However breakpoints aren’t just about resizing content. The best breakpoints create a new method of viewing the website by restructuring content in the sidebar, footer, header, and main page. Beyond a certain threshold it makes sense to drop that sidebar and give more room to the page text.
I recently found an article that covers major principles of responsive design with accompanying animated graphics. I would definitely suggest skimming through those examples to see how they stack up with the fundamentals I mention in this post.
Knowing when to create a breakpoint is very simple – you recognize the exact point at which the current layout starts to break down. This happens when the composition is getting squeezed too tightly, lacking space, lacking rhythm, and eventually becomes unusable Create a breakpoint just before that moment to alleviate some tension.
While determining a breakpoint is easy, knowing how the layout should respond is more difficult. You have to think about which elements need to be resized or reorganized and for what purpose. Does text need to be larger and more spacious? Do nav links need to be smaller and squeezed tighter?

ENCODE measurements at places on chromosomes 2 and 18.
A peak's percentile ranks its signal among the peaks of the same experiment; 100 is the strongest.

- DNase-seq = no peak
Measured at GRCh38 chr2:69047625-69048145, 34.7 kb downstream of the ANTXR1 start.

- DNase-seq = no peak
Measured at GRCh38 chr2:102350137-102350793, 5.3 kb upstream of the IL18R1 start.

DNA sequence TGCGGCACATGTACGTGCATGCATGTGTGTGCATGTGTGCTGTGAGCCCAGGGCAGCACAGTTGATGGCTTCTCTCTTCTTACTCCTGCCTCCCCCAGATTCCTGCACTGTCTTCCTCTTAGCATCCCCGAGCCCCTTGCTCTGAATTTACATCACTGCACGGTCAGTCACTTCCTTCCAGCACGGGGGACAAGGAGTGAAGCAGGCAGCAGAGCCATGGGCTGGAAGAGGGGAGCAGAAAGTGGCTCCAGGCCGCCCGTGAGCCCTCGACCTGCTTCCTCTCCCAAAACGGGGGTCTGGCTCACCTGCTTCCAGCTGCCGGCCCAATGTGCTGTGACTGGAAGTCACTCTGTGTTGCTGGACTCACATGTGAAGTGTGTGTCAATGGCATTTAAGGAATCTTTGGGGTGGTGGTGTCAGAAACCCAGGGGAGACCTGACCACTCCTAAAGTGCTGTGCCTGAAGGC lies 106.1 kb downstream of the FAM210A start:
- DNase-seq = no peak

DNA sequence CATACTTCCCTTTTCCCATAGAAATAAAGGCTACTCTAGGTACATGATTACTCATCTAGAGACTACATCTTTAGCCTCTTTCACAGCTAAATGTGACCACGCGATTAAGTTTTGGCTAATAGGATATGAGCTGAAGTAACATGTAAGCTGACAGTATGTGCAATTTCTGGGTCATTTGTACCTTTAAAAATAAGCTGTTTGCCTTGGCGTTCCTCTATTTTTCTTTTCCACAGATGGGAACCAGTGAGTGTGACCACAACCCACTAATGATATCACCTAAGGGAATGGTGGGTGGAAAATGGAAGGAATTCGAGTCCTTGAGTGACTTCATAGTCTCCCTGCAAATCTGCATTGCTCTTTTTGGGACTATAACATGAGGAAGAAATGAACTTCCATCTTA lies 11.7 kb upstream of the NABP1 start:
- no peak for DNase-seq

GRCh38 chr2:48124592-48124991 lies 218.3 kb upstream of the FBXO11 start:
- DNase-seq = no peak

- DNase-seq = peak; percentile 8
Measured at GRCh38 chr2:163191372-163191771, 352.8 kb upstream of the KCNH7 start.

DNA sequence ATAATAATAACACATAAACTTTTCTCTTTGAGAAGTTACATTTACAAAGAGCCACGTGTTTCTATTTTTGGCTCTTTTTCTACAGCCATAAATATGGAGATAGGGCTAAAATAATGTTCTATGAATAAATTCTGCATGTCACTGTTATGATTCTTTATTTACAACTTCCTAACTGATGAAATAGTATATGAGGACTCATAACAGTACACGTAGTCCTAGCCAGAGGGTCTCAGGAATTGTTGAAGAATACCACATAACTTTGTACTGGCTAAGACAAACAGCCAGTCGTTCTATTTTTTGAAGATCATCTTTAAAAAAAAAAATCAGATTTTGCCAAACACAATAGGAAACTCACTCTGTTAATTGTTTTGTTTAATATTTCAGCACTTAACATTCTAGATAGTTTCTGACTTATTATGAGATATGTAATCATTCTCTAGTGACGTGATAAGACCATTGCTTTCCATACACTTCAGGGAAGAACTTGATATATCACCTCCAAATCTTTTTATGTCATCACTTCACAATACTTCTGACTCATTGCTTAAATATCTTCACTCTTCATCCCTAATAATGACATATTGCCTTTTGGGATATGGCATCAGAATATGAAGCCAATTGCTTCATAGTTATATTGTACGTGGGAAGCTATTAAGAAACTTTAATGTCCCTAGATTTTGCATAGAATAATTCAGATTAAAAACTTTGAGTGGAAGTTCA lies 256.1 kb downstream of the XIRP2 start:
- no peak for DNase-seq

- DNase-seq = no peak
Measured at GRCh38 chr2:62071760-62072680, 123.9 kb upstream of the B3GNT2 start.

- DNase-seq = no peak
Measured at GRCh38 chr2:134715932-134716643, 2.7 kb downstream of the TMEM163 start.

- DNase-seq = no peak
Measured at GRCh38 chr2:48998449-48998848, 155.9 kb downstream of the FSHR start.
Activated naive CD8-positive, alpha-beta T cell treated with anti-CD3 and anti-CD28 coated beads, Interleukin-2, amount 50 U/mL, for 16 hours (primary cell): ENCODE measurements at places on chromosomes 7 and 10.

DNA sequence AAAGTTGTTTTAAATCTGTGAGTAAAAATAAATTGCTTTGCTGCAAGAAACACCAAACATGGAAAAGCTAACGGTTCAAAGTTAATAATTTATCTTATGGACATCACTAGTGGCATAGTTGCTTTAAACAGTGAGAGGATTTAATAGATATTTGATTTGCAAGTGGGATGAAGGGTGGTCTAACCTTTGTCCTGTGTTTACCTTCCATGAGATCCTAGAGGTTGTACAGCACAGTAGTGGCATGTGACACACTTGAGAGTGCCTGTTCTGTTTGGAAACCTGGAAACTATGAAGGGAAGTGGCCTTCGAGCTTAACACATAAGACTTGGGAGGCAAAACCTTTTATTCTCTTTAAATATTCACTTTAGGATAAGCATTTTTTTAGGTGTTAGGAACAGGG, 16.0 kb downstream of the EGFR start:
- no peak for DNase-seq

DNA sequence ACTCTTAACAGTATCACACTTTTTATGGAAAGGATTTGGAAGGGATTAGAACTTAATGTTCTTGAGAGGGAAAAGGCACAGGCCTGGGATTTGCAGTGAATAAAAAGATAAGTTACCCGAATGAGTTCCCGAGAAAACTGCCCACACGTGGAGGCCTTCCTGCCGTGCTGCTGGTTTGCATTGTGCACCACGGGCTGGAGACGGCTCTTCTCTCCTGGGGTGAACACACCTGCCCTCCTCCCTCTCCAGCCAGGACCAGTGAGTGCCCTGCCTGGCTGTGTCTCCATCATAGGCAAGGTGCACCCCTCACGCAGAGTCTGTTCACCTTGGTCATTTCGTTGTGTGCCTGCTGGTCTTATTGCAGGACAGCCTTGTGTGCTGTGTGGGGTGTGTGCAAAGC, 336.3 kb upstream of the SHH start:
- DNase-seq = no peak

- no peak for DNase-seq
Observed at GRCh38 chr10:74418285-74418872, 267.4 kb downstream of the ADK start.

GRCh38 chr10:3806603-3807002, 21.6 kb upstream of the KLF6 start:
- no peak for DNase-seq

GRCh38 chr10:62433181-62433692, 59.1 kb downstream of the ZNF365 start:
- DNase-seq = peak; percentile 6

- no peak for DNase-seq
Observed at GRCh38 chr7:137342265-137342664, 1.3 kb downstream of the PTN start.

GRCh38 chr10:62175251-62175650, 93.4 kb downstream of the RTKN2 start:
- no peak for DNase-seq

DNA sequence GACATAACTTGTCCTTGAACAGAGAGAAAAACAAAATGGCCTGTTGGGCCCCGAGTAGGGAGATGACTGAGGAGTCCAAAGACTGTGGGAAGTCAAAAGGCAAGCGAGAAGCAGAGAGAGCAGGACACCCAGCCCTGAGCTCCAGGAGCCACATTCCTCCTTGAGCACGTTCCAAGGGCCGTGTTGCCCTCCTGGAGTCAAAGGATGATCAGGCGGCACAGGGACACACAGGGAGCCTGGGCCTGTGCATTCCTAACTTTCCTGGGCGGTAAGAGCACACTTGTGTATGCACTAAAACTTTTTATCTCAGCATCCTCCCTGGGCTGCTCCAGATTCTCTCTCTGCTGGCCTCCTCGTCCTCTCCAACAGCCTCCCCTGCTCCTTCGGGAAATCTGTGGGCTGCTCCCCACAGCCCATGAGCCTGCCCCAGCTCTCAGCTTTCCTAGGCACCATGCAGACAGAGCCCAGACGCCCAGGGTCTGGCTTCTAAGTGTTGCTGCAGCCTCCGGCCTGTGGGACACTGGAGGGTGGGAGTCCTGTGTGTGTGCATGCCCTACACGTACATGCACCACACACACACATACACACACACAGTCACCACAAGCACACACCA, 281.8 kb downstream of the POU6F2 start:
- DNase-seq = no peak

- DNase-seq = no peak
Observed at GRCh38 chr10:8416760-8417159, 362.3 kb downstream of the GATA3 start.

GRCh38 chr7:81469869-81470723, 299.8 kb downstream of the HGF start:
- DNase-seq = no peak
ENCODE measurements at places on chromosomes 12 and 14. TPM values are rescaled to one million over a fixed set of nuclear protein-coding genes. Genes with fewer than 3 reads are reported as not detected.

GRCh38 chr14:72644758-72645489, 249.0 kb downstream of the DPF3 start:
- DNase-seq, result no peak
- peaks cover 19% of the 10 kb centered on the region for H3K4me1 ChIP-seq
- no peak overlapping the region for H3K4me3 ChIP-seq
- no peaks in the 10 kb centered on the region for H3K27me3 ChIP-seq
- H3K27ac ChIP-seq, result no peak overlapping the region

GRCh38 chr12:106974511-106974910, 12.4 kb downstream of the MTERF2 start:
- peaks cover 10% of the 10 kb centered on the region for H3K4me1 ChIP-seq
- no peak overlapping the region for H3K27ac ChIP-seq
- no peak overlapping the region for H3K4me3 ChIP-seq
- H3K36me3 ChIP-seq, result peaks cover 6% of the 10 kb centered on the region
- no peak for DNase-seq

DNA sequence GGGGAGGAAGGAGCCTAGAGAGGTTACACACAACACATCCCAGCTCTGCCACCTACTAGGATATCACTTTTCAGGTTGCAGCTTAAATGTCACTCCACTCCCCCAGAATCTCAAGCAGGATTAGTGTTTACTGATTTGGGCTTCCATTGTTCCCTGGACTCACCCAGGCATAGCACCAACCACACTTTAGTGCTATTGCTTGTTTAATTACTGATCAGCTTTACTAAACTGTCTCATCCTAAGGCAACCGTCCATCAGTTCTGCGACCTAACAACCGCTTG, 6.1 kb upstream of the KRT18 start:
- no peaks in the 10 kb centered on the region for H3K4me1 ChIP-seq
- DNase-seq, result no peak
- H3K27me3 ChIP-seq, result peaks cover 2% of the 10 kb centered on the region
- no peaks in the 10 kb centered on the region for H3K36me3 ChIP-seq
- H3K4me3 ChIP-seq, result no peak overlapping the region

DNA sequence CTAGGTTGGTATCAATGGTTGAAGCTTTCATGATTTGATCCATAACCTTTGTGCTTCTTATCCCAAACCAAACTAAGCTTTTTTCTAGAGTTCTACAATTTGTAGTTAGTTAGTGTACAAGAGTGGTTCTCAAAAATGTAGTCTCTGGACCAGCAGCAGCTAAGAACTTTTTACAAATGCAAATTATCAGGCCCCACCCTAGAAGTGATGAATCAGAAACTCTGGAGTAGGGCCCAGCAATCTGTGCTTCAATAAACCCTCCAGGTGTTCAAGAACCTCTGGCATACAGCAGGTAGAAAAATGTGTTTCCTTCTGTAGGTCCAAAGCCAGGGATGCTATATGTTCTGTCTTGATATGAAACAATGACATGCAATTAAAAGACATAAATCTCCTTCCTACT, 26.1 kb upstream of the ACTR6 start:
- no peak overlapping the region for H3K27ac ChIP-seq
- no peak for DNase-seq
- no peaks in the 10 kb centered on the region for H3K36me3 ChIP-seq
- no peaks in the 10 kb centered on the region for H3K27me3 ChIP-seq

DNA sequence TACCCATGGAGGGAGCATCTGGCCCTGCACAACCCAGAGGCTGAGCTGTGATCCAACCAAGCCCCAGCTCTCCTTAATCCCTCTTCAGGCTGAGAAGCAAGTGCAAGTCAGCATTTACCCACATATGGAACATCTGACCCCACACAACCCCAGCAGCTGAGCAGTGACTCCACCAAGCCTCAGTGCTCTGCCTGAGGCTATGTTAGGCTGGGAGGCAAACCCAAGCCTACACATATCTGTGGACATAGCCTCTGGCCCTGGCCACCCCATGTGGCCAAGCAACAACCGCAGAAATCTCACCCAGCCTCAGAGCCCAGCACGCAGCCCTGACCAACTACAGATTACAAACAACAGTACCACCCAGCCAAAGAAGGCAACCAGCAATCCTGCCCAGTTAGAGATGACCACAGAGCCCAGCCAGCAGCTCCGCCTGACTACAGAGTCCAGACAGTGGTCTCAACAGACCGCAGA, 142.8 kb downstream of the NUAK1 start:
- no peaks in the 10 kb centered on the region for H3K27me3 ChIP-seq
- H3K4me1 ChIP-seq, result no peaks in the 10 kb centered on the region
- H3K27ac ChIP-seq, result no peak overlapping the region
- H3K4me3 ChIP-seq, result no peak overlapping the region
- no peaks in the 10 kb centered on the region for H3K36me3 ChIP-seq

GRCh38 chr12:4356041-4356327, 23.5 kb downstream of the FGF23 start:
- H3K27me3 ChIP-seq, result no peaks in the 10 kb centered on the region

Also keep in mind that you can have more than one update per breakpoint. In fact you could revamp the entire layout at a single breakpoint if needed. The possibilities are endless and your goal is to find the major sweet spots for crafting a layout that’s flexible and usable at every screen resolution.
With these techniques in place you should be well on your way to building unique and flexible websites. Responsive trends are still evolving with with the times and changing based on the needs of users. The field of web design itself is always evolving and it helps to have your fingers on the pulse of new ideas.
Check out this related post on responsive design:
Author: Jake Rocheleau
Jake is a creative designer, illustrator, and web developer. He frequently writes articles involving new-age design concepts and freelance management skills. You can find him in Google or follow his tweets @jakerocheleau